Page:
Japan Environmental Exchange

The second“Wagashi / Japanese sweet-making class" report

Emi Hirayama

We, JEE opened a wagashi/Japanese sweet-making class, which was our second time, at Miyako Ecology Center on March 21st (Fri). March 21st is the Spring Equinox, so we made 'ohagi'.
'Ohagi' is a sweet rice cake that we traditionally have on the Spring (and Autumn) Equinox.
We enjoyed the 'ohagi' we made with a bowl of Matcha green tea, and spent a peaceful spring afternoon.
We opend a morning class and afternoon class, the attendants, from 3 years old through 87 years old, were 27 people in total. Unexpectedly, most attendants had never made 'ohagi' at home, at first they looked nervous, but once they started making, they could make it neatly! They all liked their 'ohagi', a 3 year old girl tasted 'ohagi' for the first time in her life - besides it was the first experience for her to make'ohagi' with her mom. The 'Ohagi' delighted her, she said,"I love this red bean paste!"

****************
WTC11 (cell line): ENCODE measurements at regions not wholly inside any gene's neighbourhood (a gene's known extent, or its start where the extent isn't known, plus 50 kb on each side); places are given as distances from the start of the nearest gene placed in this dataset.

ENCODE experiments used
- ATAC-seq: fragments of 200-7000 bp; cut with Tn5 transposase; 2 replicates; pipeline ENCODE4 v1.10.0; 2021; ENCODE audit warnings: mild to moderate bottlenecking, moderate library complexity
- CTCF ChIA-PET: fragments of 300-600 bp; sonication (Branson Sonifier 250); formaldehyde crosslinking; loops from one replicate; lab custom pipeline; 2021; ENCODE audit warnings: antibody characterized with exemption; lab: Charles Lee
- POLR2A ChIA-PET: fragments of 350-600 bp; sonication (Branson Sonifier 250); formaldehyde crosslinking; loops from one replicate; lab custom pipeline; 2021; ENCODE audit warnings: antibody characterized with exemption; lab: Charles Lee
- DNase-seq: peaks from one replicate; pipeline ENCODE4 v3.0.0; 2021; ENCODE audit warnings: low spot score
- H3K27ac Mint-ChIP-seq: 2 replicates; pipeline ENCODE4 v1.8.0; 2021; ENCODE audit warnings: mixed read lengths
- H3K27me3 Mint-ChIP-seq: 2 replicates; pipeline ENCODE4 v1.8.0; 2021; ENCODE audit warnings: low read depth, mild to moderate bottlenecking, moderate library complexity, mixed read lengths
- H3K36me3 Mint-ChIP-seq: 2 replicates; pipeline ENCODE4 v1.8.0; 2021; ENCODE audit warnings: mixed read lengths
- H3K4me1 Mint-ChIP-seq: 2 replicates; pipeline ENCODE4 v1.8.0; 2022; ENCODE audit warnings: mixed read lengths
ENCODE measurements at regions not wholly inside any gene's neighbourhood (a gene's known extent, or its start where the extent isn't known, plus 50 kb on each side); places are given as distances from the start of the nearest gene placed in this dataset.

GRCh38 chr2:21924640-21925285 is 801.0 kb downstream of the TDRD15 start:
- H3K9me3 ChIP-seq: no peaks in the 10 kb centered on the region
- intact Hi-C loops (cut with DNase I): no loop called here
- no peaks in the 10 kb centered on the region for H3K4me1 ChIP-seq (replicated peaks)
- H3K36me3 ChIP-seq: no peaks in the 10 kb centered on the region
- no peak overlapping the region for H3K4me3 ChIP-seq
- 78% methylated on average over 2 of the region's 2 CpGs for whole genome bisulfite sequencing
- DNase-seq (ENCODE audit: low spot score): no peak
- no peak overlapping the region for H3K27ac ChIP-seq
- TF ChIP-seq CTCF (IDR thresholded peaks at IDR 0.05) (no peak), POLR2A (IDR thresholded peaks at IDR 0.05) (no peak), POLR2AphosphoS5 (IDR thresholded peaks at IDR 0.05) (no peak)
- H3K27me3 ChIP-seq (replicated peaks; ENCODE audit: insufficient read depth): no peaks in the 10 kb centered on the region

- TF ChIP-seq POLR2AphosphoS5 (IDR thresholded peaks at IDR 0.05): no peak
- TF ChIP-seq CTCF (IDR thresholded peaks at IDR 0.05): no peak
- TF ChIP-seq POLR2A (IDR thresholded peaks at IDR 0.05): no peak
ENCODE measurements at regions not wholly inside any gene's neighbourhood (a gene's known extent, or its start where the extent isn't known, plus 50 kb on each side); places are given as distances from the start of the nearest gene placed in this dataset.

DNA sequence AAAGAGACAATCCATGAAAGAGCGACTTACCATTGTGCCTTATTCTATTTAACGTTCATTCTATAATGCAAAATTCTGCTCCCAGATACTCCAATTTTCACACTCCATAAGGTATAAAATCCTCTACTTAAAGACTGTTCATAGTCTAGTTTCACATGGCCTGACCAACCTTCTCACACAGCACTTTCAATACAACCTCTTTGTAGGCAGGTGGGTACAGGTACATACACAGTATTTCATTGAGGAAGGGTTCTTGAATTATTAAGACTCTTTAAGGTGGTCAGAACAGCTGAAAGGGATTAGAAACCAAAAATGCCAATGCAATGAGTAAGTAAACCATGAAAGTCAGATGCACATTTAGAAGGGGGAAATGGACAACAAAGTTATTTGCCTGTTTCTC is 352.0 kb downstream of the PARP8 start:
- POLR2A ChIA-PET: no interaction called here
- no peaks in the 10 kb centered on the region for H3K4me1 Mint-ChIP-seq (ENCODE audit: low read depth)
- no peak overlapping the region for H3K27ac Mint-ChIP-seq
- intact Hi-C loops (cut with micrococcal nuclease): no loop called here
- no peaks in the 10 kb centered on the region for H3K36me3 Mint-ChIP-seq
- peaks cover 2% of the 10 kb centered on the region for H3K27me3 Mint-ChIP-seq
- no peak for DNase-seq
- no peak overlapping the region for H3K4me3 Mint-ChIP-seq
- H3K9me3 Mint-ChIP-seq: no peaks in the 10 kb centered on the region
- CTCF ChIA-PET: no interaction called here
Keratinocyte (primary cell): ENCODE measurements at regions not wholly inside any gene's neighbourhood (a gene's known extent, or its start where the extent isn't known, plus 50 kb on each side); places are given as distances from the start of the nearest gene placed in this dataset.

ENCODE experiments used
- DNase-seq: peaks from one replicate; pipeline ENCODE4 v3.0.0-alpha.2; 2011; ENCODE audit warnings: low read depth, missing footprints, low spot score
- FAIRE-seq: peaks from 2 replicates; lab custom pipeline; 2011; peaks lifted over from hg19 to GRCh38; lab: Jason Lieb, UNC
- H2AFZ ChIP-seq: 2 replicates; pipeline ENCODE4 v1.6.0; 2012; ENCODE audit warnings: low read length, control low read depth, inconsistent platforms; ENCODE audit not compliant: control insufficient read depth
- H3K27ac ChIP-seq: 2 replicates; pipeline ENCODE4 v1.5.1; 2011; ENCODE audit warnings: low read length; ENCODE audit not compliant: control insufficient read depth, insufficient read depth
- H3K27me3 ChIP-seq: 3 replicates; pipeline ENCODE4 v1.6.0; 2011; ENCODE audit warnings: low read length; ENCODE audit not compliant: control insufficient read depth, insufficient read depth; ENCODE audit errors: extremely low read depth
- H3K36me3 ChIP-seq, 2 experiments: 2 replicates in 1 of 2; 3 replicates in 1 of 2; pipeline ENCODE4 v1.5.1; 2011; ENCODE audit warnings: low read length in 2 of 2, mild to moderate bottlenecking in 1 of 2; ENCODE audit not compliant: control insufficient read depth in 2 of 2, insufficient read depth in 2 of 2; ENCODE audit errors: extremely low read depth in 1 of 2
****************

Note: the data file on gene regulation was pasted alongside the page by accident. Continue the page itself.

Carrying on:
We chose Tanba Dainagon azuki red beans and Kuromame/black soy bean powder for the ingredients.
Fortunately we can always have fresh and tasty local products grown in Tanba, Kyoto.
But we tend to think lightly of this because we are too much familiar with it.
Nowadays people buy special foods for the traditional annual events at the shop, seldom make at home. Last December, 'Washoku', Japanese traditional cuisine was added to UNESCO's Intangible Cultural Heritage list. This let us realize that Japanese cuisine including sweets has appreciation for the seasons and nature again.
That was a day which reminded me of the importance of home-cooking, turning my thoughts towards farmers who grow vegetables carefully with love.